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Let's say we have a site where we have a list of items. On each of these items you can start a couple of different process that will result in somekind of output related to the item in question. How should you design for the most appropriate use of the http verbs? What I would like to have is multiple links per item and each link trigger one of the actions, but in my scenario that doesn't match the HTTP-VERB get, which will be used if I am using links. On the other hand, I don't want to have buttons which all are in a separate form with different actions.

It's somewhat hard to explain but hopefully you understand, it should be some best practices to apply here.

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Are the lists changing as a result of the process? Can you be more specific about what you're actually doing to/with the lists? –  Swift Jul 12 '11 at 19:04

3 Answers 3

up vote 4 down vote accepted

You should NOT use GET. GET requests should be safe which means they are intended only for information retrieval and should not change the state of the server. (i.e. things like logging are OK, but things that actually update the state of the application are a no-no.) Think of a crawler going over your application. Anything you wouldn't mind a crawler going through is fine for GET, but that doesn't sound like your situation (because you said, "start a couple of different processes", but I could be misinterpreting your use case).

That leaves PUT, DELETE and POST. PUT and DELETE must be idempotent, meaning that multiple identical requests should have the same effect as a single request. So if you had a request that updated a person's name, for example, if you called it once or 100 times, the person's name would still be the same, so it is idempotent.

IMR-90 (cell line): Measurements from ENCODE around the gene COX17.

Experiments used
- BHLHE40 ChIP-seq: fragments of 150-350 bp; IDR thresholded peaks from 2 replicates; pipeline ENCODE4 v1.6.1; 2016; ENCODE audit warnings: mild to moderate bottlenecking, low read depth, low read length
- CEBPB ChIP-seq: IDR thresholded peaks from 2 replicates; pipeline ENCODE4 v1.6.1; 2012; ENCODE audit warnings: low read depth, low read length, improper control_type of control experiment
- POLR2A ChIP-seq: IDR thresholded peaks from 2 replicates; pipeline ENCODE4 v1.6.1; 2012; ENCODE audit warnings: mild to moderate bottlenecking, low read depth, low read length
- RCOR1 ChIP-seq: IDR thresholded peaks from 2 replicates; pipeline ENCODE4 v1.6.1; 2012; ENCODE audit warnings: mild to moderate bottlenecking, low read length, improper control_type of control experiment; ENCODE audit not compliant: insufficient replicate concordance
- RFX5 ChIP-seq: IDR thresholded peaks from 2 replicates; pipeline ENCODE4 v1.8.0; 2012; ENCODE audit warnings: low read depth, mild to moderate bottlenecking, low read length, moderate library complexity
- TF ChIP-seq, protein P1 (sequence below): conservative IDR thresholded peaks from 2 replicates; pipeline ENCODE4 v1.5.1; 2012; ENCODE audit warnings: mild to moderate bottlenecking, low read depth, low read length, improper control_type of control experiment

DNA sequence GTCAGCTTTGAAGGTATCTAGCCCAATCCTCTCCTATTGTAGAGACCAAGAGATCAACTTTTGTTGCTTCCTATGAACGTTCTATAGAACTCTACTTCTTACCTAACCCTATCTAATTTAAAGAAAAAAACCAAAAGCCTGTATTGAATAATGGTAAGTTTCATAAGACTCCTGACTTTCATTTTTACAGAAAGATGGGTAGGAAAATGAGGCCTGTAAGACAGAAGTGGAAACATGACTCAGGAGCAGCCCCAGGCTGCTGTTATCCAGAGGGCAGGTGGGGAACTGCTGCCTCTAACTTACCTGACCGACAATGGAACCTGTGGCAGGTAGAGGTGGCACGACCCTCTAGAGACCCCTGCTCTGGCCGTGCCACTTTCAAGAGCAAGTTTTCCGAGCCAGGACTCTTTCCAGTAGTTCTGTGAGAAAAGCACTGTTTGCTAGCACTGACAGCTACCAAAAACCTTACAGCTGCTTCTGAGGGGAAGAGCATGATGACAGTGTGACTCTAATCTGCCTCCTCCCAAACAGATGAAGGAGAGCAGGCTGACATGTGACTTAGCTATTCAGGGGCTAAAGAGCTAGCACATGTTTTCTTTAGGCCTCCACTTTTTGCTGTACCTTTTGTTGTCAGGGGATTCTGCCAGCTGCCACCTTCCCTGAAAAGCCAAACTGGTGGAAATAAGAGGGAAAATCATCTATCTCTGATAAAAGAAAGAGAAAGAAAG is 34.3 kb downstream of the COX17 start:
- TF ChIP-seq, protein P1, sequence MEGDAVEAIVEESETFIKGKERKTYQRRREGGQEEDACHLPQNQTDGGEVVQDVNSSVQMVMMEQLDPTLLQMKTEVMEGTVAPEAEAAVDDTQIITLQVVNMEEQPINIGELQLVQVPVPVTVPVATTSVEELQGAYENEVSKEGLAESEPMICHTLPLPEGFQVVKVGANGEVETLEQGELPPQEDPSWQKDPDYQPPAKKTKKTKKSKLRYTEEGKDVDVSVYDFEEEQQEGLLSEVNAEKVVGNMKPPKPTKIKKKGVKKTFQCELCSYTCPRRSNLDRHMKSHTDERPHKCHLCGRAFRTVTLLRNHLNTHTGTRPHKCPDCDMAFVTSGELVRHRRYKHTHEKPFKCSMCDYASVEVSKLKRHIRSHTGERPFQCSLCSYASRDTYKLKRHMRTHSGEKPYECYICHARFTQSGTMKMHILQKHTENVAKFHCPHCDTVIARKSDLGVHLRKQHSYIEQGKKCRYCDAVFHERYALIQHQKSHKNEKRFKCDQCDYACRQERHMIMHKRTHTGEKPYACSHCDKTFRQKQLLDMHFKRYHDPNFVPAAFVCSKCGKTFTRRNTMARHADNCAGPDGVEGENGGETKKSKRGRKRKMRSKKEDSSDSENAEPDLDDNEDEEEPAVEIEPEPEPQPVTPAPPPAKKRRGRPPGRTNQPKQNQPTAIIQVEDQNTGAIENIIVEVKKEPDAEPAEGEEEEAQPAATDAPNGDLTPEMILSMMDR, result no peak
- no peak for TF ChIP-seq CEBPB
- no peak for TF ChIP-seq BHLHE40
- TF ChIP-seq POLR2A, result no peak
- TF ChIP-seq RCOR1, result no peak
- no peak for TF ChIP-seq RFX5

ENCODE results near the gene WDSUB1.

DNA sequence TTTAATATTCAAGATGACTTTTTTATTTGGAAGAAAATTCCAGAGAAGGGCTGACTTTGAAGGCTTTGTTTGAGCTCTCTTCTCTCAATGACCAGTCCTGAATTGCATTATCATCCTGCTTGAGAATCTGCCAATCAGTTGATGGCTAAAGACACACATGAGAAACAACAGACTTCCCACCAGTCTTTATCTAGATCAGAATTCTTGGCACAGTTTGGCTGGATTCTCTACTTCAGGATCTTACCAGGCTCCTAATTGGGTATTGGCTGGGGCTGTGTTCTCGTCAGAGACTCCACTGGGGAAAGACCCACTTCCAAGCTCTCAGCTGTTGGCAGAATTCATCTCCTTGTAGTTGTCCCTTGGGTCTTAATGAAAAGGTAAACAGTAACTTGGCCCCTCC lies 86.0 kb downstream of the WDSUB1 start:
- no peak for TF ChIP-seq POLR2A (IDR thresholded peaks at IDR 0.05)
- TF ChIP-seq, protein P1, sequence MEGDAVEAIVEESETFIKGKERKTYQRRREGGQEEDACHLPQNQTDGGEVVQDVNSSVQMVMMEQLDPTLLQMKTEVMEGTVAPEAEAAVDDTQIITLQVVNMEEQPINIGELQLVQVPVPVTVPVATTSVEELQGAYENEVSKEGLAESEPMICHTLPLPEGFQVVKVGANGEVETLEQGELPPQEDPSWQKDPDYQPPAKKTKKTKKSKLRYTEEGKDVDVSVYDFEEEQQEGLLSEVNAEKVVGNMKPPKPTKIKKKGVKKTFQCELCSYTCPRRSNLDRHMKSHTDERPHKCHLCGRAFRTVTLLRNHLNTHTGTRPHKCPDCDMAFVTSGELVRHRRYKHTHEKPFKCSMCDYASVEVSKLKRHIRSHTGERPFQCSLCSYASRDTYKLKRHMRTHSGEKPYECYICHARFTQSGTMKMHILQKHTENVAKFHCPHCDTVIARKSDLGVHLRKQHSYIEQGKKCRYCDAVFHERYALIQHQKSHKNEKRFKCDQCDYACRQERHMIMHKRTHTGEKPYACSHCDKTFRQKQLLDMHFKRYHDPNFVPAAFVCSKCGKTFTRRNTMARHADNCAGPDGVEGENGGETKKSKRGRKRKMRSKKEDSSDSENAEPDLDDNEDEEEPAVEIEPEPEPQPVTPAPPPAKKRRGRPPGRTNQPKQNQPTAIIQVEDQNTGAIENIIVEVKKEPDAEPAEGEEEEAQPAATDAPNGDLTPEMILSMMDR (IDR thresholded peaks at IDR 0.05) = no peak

POST is the most flexible verb. If the processes you are kicking off are not safe or idempotent (or even if they are) you can use POST, which simply doesn't guarantee anything about safety or idempotency. The disadvantages there are:

  • If you use POST when GET is more semantically correct, it is less communicative of the intent of your request, since POST usually means you are sending a payload.
  • You just couldn't take advantage of the web's caching infrastructure that makes it so scalable.
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Nice catch regarding the spiders and general good thoughts, and you are not misinterpreting me. However, so your suggestion in a scenario like the one i describe is to maybe "wrap" each item in a form and then use post for all buttons (or what I have submitting the form) and let each button represent different action? For me the http-verbs are not that well suited for an event driven UI. –  Tomas Jansson Jul 11 '11 at 22:35
I guess I'm thinking in terms of the server API more than the UI. You could have a form element for each of these where you would have had a link and each of the values that you want to submit is a hidden element and the only thing visible is an input type of an image. You could also have a hidden form that gets submitted by JavaScript and have that JavaScript triggered by clicking on a link, so it would look to the user just like you wanted to do in the first place - a set of links. –  jhericks Jul 11 '11 at 23:05